TORONTO -- The immediate future of the Blue Jays is directly linked to ace pitcher Roy Halladay. He is the unequivocal face of the Toronto franchise, though it is an organization that is in the midst of a transition period.
On Tuesday, Halladay earned consideration for the Baseball Writers' Association of America's American League Cy Young Award, garnering 11 third-place votes for a fifth-place finish. The league's top pitching honor -- won by Halladay in 2003 -- went to Zack Greinke of the Royals in a landslide.
For Halladay, it marked the fourth year in a row that he finished in the top five in balloting for the Cy Young -- evidence that "Doc" remains one of the true aces in the game. Halladay is the type of pitcher every team covets and one who could potentially be had in a blockbuster trade this offseason.
Coming off a disappointing 75-win showing, the Blue Jays do not appear close to being a serious postseason contender in the AL East. Rookie general manager Alex Anthopoulos, who took over for J.P. Ricciardi on the final weekend of the regular season, wants to build a team that can eventually reach a period of sustained success.
With one year remaining on his contract, Halladay has made it clear that he may not be willing to wait much longer for a chance at winning, especially considering the Jays have not tasted the playoffs since 1993. That being the case, Anthopoulos has indicated that he is not ruling out trading Halladay if it means the deal could improve Toronto's long-term chances.
Whether Halladay stays or goes, it will have a major impact on the direction of the Blue Jays.
"There are several players that I would be very reluctant to trade," Anthopoulos said shortly before the General Managers' Meetings last week. "That being said, I think I have to be open-minded to anything that can make this ballcub better going forward and better for the long-term. ... Roy's made it very clear that he wants to win, and we respect that and that's why we love him. He's as competitive as there is.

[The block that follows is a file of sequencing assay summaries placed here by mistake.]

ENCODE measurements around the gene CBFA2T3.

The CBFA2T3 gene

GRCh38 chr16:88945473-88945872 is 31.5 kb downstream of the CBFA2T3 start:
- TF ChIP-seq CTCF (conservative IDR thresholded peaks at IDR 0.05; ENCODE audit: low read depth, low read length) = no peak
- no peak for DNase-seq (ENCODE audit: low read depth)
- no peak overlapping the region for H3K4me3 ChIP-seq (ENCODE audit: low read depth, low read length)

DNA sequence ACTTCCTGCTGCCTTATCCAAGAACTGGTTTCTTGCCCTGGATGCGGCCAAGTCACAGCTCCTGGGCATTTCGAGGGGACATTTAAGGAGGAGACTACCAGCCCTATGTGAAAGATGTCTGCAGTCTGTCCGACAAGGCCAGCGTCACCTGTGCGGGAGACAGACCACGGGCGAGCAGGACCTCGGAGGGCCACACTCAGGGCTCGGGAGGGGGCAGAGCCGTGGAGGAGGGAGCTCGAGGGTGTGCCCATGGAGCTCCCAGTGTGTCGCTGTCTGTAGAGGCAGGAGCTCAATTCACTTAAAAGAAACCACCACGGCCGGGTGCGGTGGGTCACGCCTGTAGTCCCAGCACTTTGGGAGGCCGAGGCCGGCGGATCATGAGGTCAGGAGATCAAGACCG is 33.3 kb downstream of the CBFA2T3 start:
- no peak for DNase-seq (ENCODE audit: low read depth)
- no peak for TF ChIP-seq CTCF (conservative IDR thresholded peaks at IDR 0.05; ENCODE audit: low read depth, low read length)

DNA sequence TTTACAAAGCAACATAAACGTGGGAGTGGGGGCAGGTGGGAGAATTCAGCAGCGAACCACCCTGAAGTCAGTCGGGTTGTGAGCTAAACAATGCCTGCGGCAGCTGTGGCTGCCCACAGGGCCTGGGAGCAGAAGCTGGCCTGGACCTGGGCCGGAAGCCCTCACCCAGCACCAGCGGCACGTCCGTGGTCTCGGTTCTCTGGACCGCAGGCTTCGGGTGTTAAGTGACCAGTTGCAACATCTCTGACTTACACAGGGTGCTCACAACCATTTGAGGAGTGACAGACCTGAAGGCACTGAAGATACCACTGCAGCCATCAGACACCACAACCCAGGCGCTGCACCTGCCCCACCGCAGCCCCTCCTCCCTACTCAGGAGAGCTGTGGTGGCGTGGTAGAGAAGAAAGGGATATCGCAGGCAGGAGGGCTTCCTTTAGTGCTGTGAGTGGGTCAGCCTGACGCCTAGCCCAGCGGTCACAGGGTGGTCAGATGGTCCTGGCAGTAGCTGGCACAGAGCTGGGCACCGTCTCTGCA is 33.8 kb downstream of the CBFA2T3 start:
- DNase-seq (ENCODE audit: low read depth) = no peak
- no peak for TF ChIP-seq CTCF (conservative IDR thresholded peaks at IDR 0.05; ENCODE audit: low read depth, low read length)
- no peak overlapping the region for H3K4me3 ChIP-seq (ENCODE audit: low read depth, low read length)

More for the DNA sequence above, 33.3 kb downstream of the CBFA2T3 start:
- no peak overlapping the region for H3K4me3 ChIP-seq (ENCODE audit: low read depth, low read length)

"He's probably one of the greatest if not the greatest Blue Jay to ever put on a uniform here. But he wants to win, and at this time, we were a 75-win team last year. We haven't met his criteria for winning, and we certainly don't fault him for that. We certainly want to win as well, and I think he stressed that his timeline for winning and ours may not mesh and may not match."
AL Cy Young Award Voting
Zack Greinke, KC
Felix Hernandez, SEA
Justin Verlander, DET
CC Sabathia, NYY
Roy Halladay, TOR
Halladay is under contract for $15.75 million in 2010, making it more likely that larger market teams would represent the majority of serious suitors in an offseason that has a thin crop of free-agent arms. During the GM Meetings, Anthopoulos also indicated that he would not rule out dealing any of his players within the AL East -- something Ricciardi was reluctant to do.
One way for the Blue Jays to potentially get more in a Halladay trade would be to give another team a window in which to discuss a contract extension with the pitcher. Anthopoulos declined comment on such a scenario, but MLB.com has learned that the Jays will consider granting such a window in trade talks if it means the return is significantly greater.
Another difference between Anthopoulos and Ricciardi has been the way trade discussions have been handled. Ricciardi was very public about entertaining offers for Halladay leading up to the July 31 Trade Deadline last season, creating a media circus that began to wear on the pitcher and Toronto's clubhouse. Anthopoulos has been steadfast in his policy of not commenting on reports or rumors.
If Anthopoulos has been listening to offers, he has not been saying. Even so, Halladay's performance in 2009 spoke volumes in terms of his value.
Halladay opened the season with a 10-1 record and a 2.52 ERA over his first 13 outings and was named the starter for the AL All-Star team for the first time in his career. On June 12, Halladay exited a start against the Marlins after just three innings due to a groin injury that ended up sidelining him for a little more than two weeks.
The injury, combined with a lack of run support and the added stress of constantly responding to questions about trade rumors, took a toll on Halladay throughout the remainder of the season.
Over the season's final month, though, Halladay picked up four wins and posted a 1.47 ERA, completing four games and spinning three shutouts during an incredible finish. Halladay finished with a Major League-leading nine complete games and four shutouts, using his economic style to also pace baseball with a 5.94 strikeout-to-walk ratio.
Halladay ended the year with a 17-10 record and a 2.79 ERA, marking the fourth straight season in which he compiled at least 16 victories and the second year in a row he had an ERA under 2.80. In the AL, Halladay ranked first in pitches per inning (14.2), second in innings (239), ground balls created (366) and walks-plus-hits per inning (1.13), as well as third in ERA and fifth in strikeouts (208).
Jordan Bastian is a reporter for MLB.com. This story was not subject to the approval of Major League Baseball or its clubs.